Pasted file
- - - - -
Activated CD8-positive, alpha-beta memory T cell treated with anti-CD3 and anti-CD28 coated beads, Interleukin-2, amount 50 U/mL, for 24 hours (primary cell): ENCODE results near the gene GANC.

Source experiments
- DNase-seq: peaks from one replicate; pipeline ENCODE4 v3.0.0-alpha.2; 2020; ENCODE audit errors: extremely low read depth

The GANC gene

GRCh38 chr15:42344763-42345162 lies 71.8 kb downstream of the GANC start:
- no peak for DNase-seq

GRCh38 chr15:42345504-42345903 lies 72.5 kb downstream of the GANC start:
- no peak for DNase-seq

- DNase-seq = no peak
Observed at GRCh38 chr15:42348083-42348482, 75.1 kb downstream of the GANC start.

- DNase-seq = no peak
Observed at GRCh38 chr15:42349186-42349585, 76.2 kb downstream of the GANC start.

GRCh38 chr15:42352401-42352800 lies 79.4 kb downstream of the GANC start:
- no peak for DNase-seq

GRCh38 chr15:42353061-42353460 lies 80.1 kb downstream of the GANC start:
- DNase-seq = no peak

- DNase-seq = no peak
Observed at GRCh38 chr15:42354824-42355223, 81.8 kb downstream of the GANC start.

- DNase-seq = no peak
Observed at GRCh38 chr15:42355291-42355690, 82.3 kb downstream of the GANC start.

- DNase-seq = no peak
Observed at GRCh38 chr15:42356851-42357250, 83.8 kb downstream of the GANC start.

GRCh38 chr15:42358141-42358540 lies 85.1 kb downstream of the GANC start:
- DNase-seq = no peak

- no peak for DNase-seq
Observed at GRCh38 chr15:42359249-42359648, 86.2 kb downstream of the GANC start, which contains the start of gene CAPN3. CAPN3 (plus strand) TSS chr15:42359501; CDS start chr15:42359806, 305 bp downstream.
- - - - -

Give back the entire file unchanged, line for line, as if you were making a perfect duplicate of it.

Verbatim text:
Activated CD8-positive, alpha-beta memory T cell treated with anti-CD3 and anti-CD28 coated beads, Interleukin-2, amount 50 U/mL, for 24 hours (primary cell): ENCODE results near the gene GANC.

Source experiments
- DNase-seq: peaks from one replicate; pipeline ENCODE4 v3.0.0-alpha.2; 2020; ENCODE audit errors: extremely low read depth

The GANC gene

GRCh38 chr15:42344763-42345162 lies 71.8 kb downstream of the GANC start:
- no peak for DNase-seq

GRCh38 chr15:42345504-42345903 lies 72.5 kb downstream of the GANC start:
- no peak for DNase-seq

- DNase-seq = no peak
Observed at GRCh38 chr15:42348083-42348482, 75.1 kb downstream of the GANC start.

- DNase-seq = no peak
Observed at GRCh38 chr15:42349186-42349585, 76.2 kb downstream of the GANC start.

GRCh38 chr15:42352401-42352800 lies 79.4 kb downstream of the GANC start:
- no peak for DNase-seq

GRCh38 chr15:42353061-42353460 lies 80.1 kb downstream of the GANC start:
- DNase-seq = no peak

- DNase-seq = no peak
Observed at GRCh38 chr15:42354824-42355223, 81.8 kb downstream of the GANC start.

- DNase-seq = no peak
Observed at GRCh38 chr15:42355291-42355690, 82.3 kb downstream of the GANC start.

- DNase-seq = no peak
Observed at GRCh38 chr15:42356851-42357250, 83.8 kb downstream of the GANC start.

GRCh38 chr15:42358141-42358540 lies 85.1 kb downstream of the GANC start:
- DNase-seq = no peak

- no peak for DNase-seq
Observed at GRCh38 chr15:42359249-42359648, 86.2 kb downstream of the GANC start, which contains the start of gene CAPN3. CAPN3 (plus strand) TSS chr15:42359501; CDS start chr15:42359806, 305 bp downstream.